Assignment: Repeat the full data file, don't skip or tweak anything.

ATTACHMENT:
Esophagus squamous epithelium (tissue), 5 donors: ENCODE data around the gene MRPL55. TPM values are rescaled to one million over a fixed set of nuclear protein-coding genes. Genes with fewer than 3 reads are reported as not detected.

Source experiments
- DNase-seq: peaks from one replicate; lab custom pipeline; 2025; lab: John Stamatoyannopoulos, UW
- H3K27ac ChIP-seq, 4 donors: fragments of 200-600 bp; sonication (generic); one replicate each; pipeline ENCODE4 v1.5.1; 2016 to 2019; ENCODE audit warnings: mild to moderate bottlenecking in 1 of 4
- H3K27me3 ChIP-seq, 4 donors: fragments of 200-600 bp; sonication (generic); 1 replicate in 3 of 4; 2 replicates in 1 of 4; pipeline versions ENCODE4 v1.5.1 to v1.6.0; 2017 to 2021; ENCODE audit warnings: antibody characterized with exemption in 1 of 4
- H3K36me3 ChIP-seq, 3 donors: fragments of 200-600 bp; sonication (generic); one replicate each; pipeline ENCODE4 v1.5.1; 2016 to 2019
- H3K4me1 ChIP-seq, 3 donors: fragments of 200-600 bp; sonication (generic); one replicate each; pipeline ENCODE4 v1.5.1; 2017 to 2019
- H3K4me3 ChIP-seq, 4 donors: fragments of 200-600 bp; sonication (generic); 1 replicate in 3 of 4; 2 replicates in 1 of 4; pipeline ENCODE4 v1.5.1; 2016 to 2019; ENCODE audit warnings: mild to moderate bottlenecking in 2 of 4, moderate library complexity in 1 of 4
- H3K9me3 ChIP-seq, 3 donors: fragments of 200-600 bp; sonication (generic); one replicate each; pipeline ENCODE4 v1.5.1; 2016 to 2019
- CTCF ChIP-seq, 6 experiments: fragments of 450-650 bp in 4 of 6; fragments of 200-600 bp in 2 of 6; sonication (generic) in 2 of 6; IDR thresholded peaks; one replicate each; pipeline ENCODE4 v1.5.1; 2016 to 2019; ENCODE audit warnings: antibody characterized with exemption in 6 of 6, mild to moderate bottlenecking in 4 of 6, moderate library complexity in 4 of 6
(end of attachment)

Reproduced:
Esophagus squamous epithelium (tissue), 5 donors: ENCODE data around the gene MRPL55. TPM values are rescaled to one million over a fixed set of nuclear protein-coding genes. Genes with fewer than 3 reads are reported as not detected.

Source experiments
- DNase-seq: peaks from one replicate; lab custom pipeline; 2025; lab: John Stamatoyannopoulos, UW
- H3K27ac ChIP-seq, 4 donors: fragments of 200-600 bp; sonication (generic); one replicate each; pipeline ENCODE4 v1.5.1; 2016 to 2019; ENCODE audit warnings: mild to moderate bottlenecking in 1 of 4
- H3K27me3 ChIP-seq, 4 donors: fragments of 200-600 bp; sonication (generic); 1 replicate in 3 of 4; 2 replicates in 1 of 4; pipeline versions ENCODE4 v1.5.1 to v1.6.0; 2017 to 2021; ENCODE audit warnings: antibody characterized with exemption in 1 of 4
- H3K36me3 ChIP-seq, 3 donors: fragments of 200-600 bp; sonication (generic); one replicate each; pipeline ENCODE4 v1.5.1; 2016 to 2019
- H3K4me1 ChIP-seq, 3 donors: fragments of 200-600 bp; sonication (generic); one replicate each; pipeline ENCODE4 v1.5.1; 2017 to 2019
- H3K4me3 ChIP-seq, 4 donors: fragments of 200-600 bp; sonication (generic); 1 replicate in 3 of 4; 2 replicates in 1 of 4; pipeline ENCODE4 v1.5.1; 2016 to 2019; ENCODE audit warnings: mild to moderate bottlenecking in 2 of 4, moderate library complexity in 1 of 4
- H3K9me3 ChIP-seq, 3 donors: fragments of 200-600 bp; sonication (generic); one replicate each; pipeline ENCODE4 v1.5.1; 2016 to 2019
- CTCF ChIP-seq, 6 experiments: fragments of 450-650 bp in 4 of 6; fragments of 200-600 bp in 2 of 6; sonication (generic) in 2 of 6; IDR thresholded peaks; one replicate each; pipeline ENCODE4 v1.5.1; 2016 to 2019; ENCODE audit warnings: antibody characterized with exemption in 6 of 6, mild to moderate bottlenecking in 4 of 6, moderate library complexity in 4 of 6